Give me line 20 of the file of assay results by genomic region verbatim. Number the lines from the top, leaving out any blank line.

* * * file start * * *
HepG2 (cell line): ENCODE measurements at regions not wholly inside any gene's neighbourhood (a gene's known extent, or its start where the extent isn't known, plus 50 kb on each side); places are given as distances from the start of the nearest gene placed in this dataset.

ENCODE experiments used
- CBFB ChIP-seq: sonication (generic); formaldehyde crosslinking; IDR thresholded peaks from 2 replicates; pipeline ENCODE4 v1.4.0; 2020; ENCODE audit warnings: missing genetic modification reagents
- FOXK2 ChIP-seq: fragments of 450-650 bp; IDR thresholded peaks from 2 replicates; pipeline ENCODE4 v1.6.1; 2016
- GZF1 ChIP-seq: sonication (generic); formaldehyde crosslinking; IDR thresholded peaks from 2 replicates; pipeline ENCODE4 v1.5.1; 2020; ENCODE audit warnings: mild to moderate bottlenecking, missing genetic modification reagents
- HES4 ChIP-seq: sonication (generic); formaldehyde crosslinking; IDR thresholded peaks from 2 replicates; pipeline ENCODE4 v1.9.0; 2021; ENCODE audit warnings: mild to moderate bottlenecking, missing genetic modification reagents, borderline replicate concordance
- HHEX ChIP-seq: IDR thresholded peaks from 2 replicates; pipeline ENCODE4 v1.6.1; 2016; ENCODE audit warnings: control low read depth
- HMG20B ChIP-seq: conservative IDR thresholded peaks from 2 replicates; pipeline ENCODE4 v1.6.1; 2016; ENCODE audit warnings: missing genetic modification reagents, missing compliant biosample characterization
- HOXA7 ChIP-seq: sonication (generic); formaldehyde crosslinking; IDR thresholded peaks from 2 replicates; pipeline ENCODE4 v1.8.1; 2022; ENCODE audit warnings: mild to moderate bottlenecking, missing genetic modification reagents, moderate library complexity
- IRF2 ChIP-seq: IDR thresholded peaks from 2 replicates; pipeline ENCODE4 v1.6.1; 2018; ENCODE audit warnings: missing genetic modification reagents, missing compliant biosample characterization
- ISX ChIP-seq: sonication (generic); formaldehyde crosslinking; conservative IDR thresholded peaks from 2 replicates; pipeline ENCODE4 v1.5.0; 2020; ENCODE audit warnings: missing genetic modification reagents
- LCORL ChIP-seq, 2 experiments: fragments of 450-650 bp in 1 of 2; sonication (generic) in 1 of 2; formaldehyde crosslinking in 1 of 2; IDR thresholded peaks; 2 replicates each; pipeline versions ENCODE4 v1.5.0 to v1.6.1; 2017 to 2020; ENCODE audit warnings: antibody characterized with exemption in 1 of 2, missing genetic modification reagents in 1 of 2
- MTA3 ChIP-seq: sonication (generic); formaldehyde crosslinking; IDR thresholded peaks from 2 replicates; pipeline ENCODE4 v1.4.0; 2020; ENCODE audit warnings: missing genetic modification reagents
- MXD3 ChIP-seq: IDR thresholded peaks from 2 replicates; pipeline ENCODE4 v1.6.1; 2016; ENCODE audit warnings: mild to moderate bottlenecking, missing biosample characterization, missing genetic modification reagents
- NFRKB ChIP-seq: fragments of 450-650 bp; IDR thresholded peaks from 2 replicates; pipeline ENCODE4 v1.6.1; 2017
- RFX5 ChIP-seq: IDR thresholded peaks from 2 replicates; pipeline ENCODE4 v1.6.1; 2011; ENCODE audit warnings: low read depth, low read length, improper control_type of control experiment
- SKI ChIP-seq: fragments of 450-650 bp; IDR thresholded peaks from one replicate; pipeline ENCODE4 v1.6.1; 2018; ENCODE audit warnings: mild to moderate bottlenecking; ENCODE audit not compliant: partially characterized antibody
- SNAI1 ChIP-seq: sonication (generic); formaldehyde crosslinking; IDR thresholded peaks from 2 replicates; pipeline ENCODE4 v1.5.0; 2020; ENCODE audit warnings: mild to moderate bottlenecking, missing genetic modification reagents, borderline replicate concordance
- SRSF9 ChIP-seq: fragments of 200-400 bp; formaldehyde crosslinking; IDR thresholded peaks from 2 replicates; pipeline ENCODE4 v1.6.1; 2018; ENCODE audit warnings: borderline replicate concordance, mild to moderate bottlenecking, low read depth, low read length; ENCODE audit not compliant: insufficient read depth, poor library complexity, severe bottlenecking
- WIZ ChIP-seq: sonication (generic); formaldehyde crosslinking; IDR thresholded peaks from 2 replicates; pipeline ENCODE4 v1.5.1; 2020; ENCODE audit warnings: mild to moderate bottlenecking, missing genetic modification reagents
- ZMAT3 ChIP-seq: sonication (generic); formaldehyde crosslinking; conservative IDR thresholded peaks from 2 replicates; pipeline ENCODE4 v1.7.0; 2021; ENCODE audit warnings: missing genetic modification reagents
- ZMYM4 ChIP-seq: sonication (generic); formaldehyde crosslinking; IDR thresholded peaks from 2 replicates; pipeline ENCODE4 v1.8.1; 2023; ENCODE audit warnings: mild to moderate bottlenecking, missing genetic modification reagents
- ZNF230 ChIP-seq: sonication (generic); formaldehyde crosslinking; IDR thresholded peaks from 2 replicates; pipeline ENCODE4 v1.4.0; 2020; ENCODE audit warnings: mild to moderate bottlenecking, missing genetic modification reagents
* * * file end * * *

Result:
- WIZ ChIP-seq: sonication (generic); formaldehyde crosslinking; IDR thresholded peaks from 2 replicates; pipeline ENCODE4 v1.5.1; 2020; ENCODE audit warnings: mild to moderate bottlenecking, missing genetic modification reagents